Desmond Guinness photographed by Amelia Stein.

OPW Minister pays tribute to late Desmond Guinness

Desmond Guinness, who has died, has been described as a pioneering visionary when it came to the preservation of Ireland’s architectural history, particularly its Georgian buildings.

Patrick O'Donovan, Minister for The Office of Public Works, stated: "Desmond led legendary campaigns to save and conserve many buildings in Ireland including the Conolly Folly, Castletown House, Damer House and Doneraile Court- buildings now managed by the OPW and part of the nation’s valued patrimony. Ireland and lovers of heritage worldwide owe an enormous debt to Desmond Guinness and his first wife, Mariga, for their passionate and trail blazing initiatives to ensure generations to come would enjoy the same opportunities we do to experience this unique cultural inheritance.

"As co-founder of the Irish Georgian Society in 1958 his talents, vision and legendary charisma combined to result in the mobilisation of volunteering and fund raising that allowed Ireland’s heritage to be saved. Added to this legacy Desmond advocated the raising of interest in our heritage through scholarship and publications. Desmond fostered a great love of and appreciation for our art and architectural heritage. International recognition of his unique contribution to Ireland’s heritage was justly celebrated in the awarding to him of a Europe Nostra Award in 2006.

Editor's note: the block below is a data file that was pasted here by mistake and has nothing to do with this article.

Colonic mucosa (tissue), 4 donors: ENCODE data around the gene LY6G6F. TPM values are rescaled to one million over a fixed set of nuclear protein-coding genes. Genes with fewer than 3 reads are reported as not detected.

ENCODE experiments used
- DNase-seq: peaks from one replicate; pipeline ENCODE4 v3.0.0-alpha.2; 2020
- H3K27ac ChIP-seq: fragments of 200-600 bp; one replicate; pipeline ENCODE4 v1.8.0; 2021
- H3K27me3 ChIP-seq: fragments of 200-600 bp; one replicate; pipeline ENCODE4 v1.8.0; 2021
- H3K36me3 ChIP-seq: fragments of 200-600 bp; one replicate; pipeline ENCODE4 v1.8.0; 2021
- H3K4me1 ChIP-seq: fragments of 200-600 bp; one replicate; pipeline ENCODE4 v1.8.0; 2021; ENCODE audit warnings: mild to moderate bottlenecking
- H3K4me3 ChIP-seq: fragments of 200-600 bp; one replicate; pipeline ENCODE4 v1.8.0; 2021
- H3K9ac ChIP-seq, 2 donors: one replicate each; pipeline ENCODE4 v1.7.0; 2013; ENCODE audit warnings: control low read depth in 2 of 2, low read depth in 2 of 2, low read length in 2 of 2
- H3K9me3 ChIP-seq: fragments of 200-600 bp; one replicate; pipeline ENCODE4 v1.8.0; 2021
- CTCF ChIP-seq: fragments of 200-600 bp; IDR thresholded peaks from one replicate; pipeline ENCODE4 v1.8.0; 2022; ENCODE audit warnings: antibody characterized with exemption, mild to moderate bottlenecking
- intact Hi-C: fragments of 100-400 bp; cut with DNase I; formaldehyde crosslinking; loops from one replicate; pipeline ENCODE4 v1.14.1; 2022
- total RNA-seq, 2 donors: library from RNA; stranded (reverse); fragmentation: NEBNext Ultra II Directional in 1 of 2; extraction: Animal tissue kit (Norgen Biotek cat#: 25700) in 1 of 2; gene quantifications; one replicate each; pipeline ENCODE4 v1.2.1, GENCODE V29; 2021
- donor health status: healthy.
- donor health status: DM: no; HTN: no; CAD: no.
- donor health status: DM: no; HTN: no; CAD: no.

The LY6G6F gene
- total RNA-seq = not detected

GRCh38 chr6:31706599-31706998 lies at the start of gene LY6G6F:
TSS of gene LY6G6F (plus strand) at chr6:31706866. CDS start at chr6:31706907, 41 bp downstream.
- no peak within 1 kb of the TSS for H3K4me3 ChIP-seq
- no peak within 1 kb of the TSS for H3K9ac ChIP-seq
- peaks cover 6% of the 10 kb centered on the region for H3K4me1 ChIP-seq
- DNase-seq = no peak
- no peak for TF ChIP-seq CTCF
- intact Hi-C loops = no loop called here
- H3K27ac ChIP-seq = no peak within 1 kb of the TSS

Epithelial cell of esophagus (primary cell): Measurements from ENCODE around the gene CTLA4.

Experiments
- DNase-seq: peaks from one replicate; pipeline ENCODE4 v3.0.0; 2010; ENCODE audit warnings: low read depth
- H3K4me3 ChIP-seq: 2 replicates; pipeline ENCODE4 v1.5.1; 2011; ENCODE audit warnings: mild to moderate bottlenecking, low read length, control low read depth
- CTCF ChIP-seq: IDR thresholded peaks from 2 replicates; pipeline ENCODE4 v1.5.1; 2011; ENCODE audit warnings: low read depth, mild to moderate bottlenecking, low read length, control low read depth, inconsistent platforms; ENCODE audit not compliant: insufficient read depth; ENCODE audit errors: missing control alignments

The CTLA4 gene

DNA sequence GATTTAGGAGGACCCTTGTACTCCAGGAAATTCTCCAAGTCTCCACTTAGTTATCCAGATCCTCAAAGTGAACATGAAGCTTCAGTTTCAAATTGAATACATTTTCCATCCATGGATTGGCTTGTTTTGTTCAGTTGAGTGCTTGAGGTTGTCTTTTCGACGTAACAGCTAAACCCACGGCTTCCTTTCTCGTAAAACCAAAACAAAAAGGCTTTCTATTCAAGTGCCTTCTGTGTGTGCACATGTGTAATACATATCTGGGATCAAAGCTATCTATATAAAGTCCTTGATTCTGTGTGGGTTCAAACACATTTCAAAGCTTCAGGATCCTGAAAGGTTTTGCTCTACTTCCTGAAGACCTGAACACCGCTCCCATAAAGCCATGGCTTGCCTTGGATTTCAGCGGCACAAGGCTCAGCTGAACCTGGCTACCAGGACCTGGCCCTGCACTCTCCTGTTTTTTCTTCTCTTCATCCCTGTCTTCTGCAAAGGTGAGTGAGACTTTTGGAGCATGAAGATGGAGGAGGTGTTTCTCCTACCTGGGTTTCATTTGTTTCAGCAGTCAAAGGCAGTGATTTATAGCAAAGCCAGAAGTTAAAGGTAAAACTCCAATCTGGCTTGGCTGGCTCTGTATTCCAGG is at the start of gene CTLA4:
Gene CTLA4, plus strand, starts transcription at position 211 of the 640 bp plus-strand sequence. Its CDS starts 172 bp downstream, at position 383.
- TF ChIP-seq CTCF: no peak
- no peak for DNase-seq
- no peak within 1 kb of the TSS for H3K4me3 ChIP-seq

Minister O'Donovan added: "Desmond will be missed; an elegant man with a love of beauty, a love that wouldn’t allow him see things of beauty be lost. His life will not be forgotten though as the buildings he saved will long stand as evidence to his causes and as importantly his life and work serve as a great inspiration to all.

"As Minister with responsibility for the Office of Public Works I wish to extend by deepest sympathy to Desmond’s wife Penny, his children Marina and Patrick and his extended family and friends."